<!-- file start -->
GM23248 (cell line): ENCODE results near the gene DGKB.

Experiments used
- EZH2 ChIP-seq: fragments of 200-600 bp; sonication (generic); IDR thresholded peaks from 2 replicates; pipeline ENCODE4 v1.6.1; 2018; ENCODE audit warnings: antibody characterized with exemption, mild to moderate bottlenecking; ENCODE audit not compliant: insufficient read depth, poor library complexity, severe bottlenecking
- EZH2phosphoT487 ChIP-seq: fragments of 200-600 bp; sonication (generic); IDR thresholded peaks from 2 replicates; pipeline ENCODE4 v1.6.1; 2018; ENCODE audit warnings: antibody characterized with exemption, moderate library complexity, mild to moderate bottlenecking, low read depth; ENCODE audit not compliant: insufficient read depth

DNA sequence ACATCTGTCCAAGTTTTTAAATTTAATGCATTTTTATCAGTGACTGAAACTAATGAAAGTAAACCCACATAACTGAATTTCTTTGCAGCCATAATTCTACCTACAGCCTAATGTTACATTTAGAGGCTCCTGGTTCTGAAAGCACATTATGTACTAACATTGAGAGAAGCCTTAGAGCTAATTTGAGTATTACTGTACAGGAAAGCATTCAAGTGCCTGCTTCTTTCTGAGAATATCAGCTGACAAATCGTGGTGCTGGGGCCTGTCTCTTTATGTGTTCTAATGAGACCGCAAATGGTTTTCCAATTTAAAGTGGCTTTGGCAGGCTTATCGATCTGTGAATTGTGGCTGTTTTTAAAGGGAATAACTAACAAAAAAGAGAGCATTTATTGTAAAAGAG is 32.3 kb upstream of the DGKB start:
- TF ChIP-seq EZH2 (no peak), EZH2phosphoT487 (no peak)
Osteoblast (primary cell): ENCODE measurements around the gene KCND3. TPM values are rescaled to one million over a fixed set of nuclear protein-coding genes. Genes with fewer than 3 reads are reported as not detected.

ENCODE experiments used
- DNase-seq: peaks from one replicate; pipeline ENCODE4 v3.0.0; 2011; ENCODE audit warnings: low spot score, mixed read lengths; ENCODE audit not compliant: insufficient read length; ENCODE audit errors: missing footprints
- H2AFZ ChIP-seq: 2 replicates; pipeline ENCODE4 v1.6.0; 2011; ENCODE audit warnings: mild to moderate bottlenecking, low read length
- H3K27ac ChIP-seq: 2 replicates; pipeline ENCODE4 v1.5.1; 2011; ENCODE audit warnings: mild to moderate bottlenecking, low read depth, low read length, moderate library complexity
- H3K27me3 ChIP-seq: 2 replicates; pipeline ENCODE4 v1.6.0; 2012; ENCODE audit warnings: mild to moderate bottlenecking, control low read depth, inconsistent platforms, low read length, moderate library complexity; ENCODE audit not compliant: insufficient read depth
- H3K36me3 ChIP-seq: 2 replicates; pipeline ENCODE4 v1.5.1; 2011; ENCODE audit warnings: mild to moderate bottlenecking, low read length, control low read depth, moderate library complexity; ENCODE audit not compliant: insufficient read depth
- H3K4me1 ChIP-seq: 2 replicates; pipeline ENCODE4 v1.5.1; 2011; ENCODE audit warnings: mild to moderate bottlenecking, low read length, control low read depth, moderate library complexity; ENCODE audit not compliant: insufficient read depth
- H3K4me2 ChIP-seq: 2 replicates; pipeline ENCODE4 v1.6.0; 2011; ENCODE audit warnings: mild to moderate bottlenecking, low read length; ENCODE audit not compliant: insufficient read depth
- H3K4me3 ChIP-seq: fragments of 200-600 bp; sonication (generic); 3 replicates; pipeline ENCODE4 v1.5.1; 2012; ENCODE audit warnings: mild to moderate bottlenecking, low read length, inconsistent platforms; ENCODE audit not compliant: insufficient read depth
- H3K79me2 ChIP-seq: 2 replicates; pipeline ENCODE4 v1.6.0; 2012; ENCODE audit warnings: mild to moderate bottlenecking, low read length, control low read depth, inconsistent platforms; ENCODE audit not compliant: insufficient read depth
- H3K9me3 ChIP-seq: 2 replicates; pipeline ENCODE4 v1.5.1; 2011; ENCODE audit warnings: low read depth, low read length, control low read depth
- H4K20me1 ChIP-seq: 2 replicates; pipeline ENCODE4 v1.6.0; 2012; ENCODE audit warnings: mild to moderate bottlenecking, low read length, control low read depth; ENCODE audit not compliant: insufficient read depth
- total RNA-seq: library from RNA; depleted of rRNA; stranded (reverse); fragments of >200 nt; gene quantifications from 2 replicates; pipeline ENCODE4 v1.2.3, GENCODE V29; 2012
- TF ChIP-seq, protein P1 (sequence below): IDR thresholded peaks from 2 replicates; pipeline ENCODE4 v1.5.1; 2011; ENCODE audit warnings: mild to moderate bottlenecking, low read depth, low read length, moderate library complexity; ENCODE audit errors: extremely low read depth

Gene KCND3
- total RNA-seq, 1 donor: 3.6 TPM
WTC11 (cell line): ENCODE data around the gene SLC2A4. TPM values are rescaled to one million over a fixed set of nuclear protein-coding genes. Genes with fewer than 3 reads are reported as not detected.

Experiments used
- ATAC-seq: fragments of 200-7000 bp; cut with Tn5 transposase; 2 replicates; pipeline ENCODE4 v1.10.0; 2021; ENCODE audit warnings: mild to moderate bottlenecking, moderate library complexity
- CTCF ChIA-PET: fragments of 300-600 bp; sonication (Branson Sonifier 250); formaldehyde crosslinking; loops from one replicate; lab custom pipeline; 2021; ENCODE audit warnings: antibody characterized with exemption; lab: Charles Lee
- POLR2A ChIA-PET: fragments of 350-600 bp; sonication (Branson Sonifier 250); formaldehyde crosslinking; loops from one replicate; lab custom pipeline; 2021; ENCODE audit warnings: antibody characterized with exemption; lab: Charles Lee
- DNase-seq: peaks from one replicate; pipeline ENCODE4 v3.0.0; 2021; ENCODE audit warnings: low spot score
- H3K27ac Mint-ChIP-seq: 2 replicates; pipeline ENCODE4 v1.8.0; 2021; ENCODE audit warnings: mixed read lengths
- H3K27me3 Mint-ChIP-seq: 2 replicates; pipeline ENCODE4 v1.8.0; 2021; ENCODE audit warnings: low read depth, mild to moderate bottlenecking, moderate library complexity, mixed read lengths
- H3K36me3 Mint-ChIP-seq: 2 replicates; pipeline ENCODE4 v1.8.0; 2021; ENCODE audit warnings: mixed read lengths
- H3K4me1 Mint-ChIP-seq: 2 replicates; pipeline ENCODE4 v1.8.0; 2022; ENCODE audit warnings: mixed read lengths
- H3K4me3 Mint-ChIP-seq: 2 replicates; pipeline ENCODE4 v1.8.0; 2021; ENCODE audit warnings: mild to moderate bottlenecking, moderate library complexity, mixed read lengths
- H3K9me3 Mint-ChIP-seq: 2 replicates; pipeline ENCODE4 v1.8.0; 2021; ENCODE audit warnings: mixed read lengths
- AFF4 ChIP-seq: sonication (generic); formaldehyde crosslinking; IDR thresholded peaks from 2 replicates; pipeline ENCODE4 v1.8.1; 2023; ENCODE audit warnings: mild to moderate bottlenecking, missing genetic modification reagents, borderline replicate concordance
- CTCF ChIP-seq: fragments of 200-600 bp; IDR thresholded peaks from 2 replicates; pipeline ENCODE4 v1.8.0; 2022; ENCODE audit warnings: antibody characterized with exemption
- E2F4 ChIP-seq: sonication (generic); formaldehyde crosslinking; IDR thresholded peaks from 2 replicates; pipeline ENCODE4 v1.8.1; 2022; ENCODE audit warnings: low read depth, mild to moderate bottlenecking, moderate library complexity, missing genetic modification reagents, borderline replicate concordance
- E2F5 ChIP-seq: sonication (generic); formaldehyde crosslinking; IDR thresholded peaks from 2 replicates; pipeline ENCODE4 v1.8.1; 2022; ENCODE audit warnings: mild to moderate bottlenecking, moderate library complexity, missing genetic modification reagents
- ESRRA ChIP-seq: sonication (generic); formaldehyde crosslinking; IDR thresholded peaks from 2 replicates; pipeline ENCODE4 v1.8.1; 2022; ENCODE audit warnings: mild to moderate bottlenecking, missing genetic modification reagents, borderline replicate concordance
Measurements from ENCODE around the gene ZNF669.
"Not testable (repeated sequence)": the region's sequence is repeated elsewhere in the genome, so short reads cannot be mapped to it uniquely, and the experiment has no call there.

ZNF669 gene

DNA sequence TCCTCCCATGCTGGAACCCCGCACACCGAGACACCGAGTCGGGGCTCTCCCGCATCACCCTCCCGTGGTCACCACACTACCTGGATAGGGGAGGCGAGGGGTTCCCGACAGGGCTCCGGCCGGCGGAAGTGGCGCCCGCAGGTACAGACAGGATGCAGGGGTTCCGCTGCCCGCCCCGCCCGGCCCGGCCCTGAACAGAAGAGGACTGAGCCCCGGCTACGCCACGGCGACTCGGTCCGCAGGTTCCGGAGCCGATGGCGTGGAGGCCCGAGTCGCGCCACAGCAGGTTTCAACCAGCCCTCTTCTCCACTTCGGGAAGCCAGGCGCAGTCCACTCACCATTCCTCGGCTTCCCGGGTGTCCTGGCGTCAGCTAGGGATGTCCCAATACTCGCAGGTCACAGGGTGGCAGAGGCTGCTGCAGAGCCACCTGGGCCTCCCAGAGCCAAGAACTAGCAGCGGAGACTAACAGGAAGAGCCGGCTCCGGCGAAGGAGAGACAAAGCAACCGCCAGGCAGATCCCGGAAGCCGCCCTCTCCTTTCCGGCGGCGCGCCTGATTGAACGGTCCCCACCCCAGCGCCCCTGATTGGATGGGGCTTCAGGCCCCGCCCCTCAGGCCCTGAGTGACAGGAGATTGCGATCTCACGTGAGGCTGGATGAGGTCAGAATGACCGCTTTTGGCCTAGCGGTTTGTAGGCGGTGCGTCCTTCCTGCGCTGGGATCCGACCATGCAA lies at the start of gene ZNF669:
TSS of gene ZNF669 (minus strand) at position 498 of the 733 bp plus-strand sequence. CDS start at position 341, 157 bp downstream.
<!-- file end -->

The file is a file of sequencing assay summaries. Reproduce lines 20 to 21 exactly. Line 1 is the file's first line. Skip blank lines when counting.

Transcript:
- total RNA-seq: library from RNA; depleted of rRNA; stranded (reverse); fragments of >200 nt; gene quantifications from 2 replicates; pipeline ENCODE4 v1.2.3, GENCODE V29; 2012
- TF ChIP-seq, protein P1 (sequence below): IDR thresholded peaks from 2 replicates; pipeline ENCODE4 v1.5.1; 2011; ENCODE audit warnings: mild to moderate bottlenecking, low read depth, low read length, moderate library complexity; ENCODE audit errors: extremely low read depth